New Zealand is preparing for the re-introduction of a cryptocurrency pegged to its national fiat currency, the New Zealand dollar (NZD). The digital currency is called the NZDT, (the New Zealand dollar Token) and is issued by the country’s leading digital asset exchange Cryptopia.
The NZDT was initially launched last year but was stopped following regulatory concerns. However, Cryptopia is planning to reintroduce the financial product. The news was received with enthusiasm from the country’s cryptocurrency community.
Ask Forgiveness, Not Permission
NZDT was launched in May of 2017, following the Blockchain New Zealand conference, which was held in Auckland. Among many of the issues discussed by stakeholders of the crypto community, one of the major points raised was the difficulty Kiwis faced with regard to purchasing digital currencies.
Following the conference, Cryptopia initiated a partnership with a local bank to offer a fiat currency-tethered token to its customers. The NZDT system was rapidly put together with the company taking an ‘ask forgiveness, not permission’ stance.
To get NZDT, Kiwis would deposit their currency into a bank account and would then receive an equivalent amount of the tethered digital currency. NZDT could be used to purchase bitcoin and altcoins. Additionally, Cryptopia’s customers could use NZDT to cash out their digital currency holdings. The process was almost instantaneous.
The stable coin provided Kiwis with an easy way to access the cryptocurrency market, especially as its value soared. Following the release of the NZDT, Cryptopia saw a major increase in daily transactions as well as its user base, with the service provider doubling its user base in less than a year.
Adam Lyness, Cryptopia’s business development manager, explained how the exploding popularity caused the supporting bank to get cold feet. Lyness said: “Initially we were just small, flying under the radar. But within three or four months we were transacting NZ$1 million a day – significant business. The bank’s challenge was how does this sit with our compliance and KYC [know your customer] obligations.”
This was at the height of tensions in neighboring Australia, with the state mulling over a restrictive crypto bill. Considering this environment, as well as the troubles related to identifying and connecting customers to their activities as is required by KYC/AML regulations, the bank canceled its partnership with Cryptopia.
When the tether service was terminated, many in New Zealand’s crypto community felt the burn. Regulatory issues left many at the mercy of banks who were themselves skittish due to the uncertain legal climate. As a result, trading volumes suffered as people were left with few options, many of them much more complex than the Cryptopia tether system.
Campbell Pentney, a lawyer at leading New Zealand law firm Bell Gully, reiterated these sentiments. Pentney, an avid trader as well as cryptocurrency tax, expert explained:
“Not having them matters hugely. It was going great, growing massively fast, and then suddenly there was no banking access. People are saying: ‘how do I buy bitcoin? There are a few cryptocurrency exchanges in New Zealand, but volumes are very low and few people are using it. If you had a large amount in bitcoin, it would be quite difficult to get it out. Some banks are cautious about cryptocurrencies and anti-money laundering legislation and some go as far as closing your account you if you are dealing with cryptocurrencies.”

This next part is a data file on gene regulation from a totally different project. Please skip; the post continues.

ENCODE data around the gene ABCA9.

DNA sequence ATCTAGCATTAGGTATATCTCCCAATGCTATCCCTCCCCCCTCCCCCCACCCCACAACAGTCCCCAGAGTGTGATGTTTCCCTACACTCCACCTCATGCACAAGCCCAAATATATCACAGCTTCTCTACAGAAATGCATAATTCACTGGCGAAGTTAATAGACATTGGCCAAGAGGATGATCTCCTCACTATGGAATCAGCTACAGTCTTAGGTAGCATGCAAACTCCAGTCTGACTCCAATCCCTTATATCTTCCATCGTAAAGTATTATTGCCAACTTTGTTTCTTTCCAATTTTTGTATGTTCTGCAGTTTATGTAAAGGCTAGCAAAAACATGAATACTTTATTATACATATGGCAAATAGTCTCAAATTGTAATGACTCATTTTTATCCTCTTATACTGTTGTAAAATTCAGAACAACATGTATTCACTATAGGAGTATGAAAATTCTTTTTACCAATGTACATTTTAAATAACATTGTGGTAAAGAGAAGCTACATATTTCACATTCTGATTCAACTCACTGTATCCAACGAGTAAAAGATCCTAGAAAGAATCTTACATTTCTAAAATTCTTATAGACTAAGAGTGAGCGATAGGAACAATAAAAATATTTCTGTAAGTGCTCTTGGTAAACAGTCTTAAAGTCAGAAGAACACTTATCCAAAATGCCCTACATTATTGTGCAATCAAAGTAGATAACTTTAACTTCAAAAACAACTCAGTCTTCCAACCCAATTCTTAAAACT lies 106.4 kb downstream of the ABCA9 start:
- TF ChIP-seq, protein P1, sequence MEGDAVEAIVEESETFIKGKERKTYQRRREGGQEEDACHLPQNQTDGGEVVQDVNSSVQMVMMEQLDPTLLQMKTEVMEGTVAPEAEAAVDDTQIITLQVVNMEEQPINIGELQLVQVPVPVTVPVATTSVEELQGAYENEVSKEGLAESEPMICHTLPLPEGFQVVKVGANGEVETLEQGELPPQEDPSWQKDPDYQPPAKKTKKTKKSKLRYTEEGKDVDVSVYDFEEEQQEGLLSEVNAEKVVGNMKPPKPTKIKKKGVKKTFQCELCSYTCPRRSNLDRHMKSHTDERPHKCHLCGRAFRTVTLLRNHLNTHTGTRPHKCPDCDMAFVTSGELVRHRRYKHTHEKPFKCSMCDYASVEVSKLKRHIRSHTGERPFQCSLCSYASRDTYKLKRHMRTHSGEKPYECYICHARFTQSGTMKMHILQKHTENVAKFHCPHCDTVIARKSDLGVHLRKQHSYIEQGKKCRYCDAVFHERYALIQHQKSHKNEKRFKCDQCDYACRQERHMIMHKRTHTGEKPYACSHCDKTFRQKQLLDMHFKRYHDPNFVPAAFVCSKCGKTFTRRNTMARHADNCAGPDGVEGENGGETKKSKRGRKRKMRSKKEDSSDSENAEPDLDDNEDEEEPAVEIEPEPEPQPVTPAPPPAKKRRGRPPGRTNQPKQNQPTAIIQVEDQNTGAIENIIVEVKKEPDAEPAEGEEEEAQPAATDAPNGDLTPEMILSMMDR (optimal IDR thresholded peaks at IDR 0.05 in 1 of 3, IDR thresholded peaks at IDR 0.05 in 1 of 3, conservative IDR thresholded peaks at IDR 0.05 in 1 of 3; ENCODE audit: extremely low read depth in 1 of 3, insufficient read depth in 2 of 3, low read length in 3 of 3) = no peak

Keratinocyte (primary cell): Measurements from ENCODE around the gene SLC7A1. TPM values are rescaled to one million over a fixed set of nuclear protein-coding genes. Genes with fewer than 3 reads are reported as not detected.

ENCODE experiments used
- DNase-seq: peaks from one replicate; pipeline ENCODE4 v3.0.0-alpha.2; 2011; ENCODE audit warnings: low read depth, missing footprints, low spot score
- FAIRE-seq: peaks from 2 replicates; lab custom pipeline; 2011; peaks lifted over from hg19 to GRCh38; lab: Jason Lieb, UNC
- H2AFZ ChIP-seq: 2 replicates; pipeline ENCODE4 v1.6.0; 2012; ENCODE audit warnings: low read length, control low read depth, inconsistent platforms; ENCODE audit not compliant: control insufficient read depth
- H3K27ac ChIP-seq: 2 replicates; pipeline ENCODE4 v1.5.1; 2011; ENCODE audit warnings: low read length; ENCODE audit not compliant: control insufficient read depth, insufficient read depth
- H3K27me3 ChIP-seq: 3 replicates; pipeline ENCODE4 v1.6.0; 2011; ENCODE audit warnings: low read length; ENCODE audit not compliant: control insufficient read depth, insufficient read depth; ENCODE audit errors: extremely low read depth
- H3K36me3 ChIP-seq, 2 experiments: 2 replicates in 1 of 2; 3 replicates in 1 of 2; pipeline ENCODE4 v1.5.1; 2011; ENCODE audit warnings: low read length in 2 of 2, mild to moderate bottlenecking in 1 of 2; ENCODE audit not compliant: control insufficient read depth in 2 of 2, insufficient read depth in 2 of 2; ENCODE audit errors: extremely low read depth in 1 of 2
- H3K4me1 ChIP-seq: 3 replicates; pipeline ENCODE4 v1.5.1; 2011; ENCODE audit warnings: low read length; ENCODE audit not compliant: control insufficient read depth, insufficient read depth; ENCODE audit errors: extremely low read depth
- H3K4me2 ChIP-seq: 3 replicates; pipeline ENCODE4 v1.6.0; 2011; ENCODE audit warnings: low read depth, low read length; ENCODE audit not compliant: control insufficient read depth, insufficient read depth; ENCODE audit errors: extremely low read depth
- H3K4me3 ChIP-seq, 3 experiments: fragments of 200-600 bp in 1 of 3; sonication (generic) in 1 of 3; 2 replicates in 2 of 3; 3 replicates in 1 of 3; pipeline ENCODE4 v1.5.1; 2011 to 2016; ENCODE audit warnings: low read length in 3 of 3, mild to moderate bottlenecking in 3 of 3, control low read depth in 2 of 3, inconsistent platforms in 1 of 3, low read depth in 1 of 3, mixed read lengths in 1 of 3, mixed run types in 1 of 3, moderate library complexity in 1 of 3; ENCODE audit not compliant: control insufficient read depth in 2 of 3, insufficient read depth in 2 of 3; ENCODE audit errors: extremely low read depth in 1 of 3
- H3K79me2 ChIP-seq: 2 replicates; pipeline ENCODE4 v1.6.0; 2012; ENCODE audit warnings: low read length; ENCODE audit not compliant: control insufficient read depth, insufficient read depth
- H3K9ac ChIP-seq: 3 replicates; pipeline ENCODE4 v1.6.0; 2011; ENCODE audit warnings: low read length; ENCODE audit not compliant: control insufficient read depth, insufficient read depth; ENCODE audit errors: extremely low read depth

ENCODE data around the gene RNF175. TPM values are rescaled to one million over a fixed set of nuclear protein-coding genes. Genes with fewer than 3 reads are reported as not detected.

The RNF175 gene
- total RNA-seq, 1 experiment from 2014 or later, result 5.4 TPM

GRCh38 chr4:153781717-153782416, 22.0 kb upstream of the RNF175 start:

Refiring The Kiln
Now, around a year later, Cryptopia is in the process of finalizing its preparations to relaunch the popular stable coin. Company officials have revealed that the marketplace has engaged a smaller bank to provide operational support and aims to resurrect the NZDT in the first quarter of 2019.
Moreover, according to Lyness, Cryptopia has been carrying out conversations with the government that indicate a thawing of sentiments towards the cryptocurrency market. The authorities are showing curiosity towards the sector and how it can positively spur on growth.
Speaking to the New Zealand Herald, Lyness revealed that a meeting curated for regulators had to be moved to a new venue with greater capacity because the original meeting hall was unable to fit all the people who planned to attend.
The New Zealand crypto community is excited to see the NZDT back in play as it facilitates easy participation in the global digital currency sector. Pentney added:
“Let’s assume blockchain takes off and has amazing projects all over the world. Without an NZ dollar entry point, New Zealanders will find it hard to invest in these projects directly. Because getting money from your bank here into one of these cross-border exchanges takes days and involves big fees.”
While members of New Zealand’s’ crypto community are excited to have easy access to the rest of the market, Cryptopia believes the NZDT has the potential for use beyond the cryptocurrency sector. Lyness says the company is hoping to help individuals, and companies alike, with everyday activities.
“For example, I’m a member of a wine club at Canterbury University. Everyone comes to a wine tasting, which costs $15, so they end up with a pile of cash to take to the bank. You could use the NZDT, take the payment from people’s phones using a payments app and a 2D barcode sitting on the table. You hold your phone up and it’s done.”
Using the NZDT, Cryptopia is hoping to broaden its scope and move Kiwis from pure speculation by showing the myriad ways in which the sector can be used advantageously. Lyness concludes: “We’ve been lucky enough to be in the right place at the right time, but need to be a broader blockchain financial business. We are looking to build financial services outside speculation, using knowledge we’ve gained from our cryptocurrency business.”